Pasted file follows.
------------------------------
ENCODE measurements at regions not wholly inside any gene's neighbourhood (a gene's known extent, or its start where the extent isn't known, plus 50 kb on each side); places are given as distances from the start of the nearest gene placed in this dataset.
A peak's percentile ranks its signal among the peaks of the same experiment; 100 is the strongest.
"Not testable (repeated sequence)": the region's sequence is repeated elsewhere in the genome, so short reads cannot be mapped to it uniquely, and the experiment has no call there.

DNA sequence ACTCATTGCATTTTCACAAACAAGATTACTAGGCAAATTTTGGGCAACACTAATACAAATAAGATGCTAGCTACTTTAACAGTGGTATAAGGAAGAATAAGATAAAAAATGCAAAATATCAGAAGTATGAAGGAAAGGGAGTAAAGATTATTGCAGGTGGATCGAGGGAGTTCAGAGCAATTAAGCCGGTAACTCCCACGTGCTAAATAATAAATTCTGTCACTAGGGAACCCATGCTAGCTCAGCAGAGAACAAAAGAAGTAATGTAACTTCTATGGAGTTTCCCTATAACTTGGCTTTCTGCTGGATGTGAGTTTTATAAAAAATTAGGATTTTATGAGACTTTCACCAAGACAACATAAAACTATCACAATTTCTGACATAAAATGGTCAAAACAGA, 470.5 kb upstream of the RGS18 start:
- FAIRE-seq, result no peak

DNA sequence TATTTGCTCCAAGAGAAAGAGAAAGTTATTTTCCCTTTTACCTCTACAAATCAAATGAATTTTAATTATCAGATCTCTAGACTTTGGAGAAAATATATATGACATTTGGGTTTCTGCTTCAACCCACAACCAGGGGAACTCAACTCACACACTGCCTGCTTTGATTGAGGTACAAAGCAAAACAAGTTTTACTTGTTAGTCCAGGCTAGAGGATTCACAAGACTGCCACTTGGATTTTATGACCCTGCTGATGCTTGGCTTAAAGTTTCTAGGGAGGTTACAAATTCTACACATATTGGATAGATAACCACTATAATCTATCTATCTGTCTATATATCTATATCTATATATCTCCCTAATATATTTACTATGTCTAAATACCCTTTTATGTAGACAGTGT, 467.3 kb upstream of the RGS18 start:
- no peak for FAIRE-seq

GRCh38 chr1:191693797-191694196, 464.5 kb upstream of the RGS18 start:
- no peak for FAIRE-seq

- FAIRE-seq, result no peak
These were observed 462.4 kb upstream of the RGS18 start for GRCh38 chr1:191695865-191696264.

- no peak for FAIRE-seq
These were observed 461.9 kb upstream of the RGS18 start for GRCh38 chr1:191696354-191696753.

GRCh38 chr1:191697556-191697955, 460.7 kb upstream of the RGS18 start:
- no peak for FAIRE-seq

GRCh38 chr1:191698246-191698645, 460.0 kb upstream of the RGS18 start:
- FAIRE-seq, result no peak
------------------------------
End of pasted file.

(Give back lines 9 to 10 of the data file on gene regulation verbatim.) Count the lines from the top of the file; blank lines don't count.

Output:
- no peak for FAIRE-seq

- FAIRE-seq, result no peak